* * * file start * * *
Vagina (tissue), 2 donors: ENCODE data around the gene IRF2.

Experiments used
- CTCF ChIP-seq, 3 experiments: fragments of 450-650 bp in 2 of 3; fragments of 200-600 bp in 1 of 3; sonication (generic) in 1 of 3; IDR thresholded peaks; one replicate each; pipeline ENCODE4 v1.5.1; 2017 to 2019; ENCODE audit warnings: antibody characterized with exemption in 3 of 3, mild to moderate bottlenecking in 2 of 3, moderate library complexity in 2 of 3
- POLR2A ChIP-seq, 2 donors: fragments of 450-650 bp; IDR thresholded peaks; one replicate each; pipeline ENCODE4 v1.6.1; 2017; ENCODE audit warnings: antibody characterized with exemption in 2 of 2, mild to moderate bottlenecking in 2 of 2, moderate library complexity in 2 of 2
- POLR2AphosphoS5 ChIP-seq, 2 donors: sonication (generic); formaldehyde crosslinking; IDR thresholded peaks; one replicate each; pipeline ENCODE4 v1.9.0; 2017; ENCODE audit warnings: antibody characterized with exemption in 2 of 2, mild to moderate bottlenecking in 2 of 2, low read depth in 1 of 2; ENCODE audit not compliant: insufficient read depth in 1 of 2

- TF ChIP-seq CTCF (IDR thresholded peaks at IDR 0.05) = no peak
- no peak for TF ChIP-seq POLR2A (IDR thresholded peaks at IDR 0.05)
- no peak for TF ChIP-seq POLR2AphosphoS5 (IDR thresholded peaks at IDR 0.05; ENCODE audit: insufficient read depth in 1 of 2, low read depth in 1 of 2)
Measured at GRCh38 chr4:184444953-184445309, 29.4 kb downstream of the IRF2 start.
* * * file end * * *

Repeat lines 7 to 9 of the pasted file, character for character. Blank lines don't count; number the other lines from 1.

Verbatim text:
- no peak for TF ChIP-seq POLR2A (IDR thresholded peaks at IDR 0.05)
- no peak for TF ChIP-seq POLR2AphosphoS5 (IDR thresholded peaks at IDR 0.05; ENCODE audit: insufficient read depth in 1 of 2, low read depth in 1 of 2)
Measured at GRCh38 chr4:184444953-184445309, 29.4 kb downstream of the IRF2 start.